Попередження На цьому сайті використовуються файли cookie щоб забезпечити найкращу взаємодію з користувачем. Якщо ви продовжите перегляд, ви погоджуєтеся отримувати cookie OK

EU clamps down on Meta’s use of personal data for targeted ads

today 11/01/2023
Meta will soon be required to obtain consent from European users before using their personal information for targeted advertisements on Facebook and Instagram. The European Union has announced a ban on Meta's handling of user data, which could be finalized next week. This is the latest regulatory action against Meta in Europe, where the company has struggled to comply with privacy regulations. The ban comes as Meta plans to implement a subscription model for users who do not consent to personalized ads on Instagram and Facebook. The restrictions are imposed by the European Data Protection Board (EDPB), a group of EU data regulators. Under EU rules, Meta must provide specific legal justifications for collecting and using personal data for advertising. Meta had previously argued that their data practices were justifiable under GDPR, either through user contract or legitimate interest. However, the EU's top court rejected these justifications and recognized subscription models as a compliant alternative. Meta's implementation of a subscription model is an effort to comply with GDPR. The EDPB decision prohibits Meta from using the earlier legal justifications and leaves consent as one of their only options for using personal information for advertising while complying with GDPR. The Irish Data Protection Commission has been directed to issue a final rule on the matter by November 10. The EDPB chair has stated that it is time for Meta to bring its processing into compliance and stop unlawful processing.
Залишайтеся на зв'язку
Підпишіться на нашу розсилку та отримуйте інформацію про вихід нових статей, інформацію про ексклюзивні знижки та інше
Або підпишіться на наш Telegram, щоб завжди бути в курсі наших новин.

Недавнее

02/21/2024

Boeing removes head of 737 Max program in wake of safety incidents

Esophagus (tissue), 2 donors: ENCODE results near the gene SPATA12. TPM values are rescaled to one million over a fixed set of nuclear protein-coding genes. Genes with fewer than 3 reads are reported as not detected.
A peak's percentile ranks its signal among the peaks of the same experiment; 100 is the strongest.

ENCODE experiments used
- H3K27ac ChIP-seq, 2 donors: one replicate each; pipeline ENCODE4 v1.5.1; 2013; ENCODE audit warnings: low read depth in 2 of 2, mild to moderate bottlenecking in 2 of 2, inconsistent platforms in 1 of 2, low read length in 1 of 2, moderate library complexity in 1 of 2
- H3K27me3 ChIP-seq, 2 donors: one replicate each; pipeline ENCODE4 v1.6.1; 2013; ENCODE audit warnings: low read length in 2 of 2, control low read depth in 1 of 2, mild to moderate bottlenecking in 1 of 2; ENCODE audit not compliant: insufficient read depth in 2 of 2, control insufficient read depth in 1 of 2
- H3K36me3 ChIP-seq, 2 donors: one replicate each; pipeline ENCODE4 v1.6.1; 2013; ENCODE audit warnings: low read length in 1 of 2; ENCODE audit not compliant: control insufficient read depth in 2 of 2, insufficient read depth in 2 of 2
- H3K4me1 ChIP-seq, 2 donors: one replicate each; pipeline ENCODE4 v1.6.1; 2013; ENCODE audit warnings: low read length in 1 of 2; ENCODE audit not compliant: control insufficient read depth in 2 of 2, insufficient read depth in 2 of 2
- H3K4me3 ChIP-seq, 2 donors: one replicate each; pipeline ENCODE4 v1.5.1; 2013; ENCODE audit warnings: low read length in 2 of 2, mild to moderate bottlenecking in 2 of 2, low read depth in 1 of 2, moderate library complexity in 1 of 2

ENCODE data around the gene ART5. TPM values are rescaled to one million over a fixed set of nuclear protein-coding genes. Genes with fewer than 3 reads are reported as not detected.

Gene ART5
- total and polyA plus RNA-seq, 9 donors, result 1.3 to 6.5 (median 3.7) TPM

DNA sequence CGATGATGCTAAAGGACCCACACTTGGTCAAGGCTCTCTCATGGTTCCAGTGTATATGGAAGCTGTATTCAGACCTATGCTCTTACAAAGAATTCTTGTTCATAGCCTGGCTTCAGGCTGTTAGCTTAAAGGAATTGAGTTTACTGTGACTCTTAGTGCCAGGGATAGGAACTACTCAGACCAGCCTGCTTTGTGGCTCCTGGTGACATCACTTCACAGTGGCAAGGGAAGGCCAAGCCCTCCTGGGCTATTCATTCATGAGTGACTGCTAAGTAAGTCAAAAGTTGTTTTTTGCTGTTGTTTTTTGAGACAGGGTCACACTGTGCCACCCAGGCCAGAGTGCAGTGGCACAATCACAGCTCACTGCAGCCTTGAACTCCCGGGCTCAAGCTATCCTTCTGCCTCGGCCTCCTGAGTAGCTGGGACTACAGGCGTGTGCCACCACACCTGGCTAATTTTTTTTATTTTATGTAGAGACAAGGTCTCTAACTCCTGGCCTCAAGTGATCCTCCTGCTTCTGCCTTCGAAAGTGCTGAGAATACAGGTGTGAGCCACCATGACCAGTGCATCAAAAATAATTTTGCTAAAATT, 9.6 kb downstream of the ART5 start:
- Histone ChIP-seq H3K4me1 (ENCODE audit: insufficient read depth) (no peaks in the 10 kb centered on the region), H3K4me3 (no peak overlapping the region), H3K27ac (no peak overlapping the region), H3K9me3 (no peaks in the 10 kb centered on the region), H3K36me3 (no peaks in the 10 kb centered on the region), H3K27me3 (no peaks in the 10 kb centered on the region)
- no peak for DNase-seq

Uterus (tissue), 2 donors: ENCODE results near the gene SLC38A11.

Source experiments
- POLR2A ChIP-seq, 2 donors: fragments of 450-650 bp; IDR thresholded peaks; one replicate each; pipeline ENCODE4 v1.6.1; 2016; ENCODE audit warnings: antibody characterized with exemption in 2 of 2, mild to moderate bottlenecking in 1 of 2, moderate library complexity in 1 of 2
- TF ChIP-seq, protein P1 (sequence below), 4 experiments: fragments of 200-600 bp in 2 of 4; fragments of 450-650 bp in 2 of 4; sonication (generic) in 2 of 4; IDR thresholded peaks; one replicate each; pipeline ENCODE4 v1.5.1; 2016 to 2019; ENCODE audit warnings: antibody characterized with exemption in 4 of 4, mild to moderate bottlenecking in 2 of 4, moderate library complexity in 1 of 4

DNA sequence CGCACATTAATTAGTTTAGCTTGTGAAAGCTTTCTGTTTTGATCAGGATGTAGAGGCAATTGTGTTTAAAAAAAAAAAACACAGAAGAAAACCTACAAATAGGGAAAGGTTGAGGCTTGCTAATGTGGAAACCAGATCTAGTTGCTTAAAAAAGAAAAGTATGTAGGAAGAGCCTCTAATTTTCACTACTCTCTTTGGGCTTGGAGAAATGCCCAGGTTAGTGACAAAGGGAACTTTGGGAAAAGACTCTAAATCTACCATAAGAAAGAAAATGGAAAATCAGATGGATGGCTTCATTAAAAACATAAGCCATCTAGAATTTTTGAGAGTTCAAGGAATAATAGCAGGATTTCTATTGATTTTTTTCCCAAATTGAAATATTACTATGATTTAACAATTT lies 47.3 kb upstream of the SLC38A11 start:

In 2019, a photo showed Boeing 737 MAX airplanes parked at the Boeing Factory in Renton, Washington. Executive Ed Clark, who led the 737 Max program, was removed by Boeing after a series of issues including deadly crashes and a recent midair blowout. The 737 Max has faced problems over the past five years, including a grounding in 2019 and 2020 after two crashes. A recent incident involved a door plug blowing out on an Alaska Airlines Boeing 737 Max, with the NTSB finding that bolts were missing from the plug. Boeing CEO Dave Calhoun took responsibility for the incident, stating that Boeing is accountable for what happened. This is an ongoing situation and will be updated as more information becomes available.
02/21/2024

Preparing for war, social unrest or a new pandemic? Chinese companies are raising militias like it's the 1970s

More than 500 new recruits of the People's Liberation Army (PLA) were photographed on September 15, 2020 in Kunming, Yunnan province. China's volunteer brigades provide support to the PLA. Several major Chinese companies, including a privately-owned dairy giant, have recently established their own volunteer armies known as People's Armed Forces Departments. These civilian units, made up of individuals who maintain their regular jobs, serve as a reserve and auxiliary force for China's military and are available for various missions. The revival of corporate militias is seen as a response to potential conflicts abroad and social unrest at home, exacerbated by economic challenges and the COVID-19 pandemic. These units, operating within China, are under military leadership and are aimed at integrating economic development with national security. The establishment of these corporate brigades reflects Beijing's increasing focus on maintaining control and stability in society.
02/21/2024

Teamsters strike Molson Coors as it prepares to walk out at Anheuser-Busch next week

A strike by more than 400 Teamsters at the Molson Coors brewery in Fort Worth, Texas is affecting production for the second largest brewer in North America. The union is unhappy with the company's offer, which they consider inadequate given Molson Coors' strong financial performance. The strike comes ahead of a deadline set by the Teamsters for a potential strike at Anheuser-Busch, the nation's largest brewer. Molson Coors has stated that it has contingency plans in place to minimize the impact of the strike on consumers.
02/20/2024

Bitcoin stages a $1 trillion comeback

The value of Bitcoin has skyrocketed to $52,000 since November 2022, surpassing $1 trillion in market capitalization. Investors have flocked back to Bitcoin recently, with the rise attributed to the launch of exchange-traded funds. Despite the surge, Bitcoin remains below its all-time high of $69,000 in 2021, but experts believe it will continue to climb. The upcoming halving event, which reduces the rate of new coins entering circulation, is expected to further boost Bitcoin's value. However, investors should be aware of the risks associated with investing in Bitcoin, as it is volatile and closely monitored by regulators.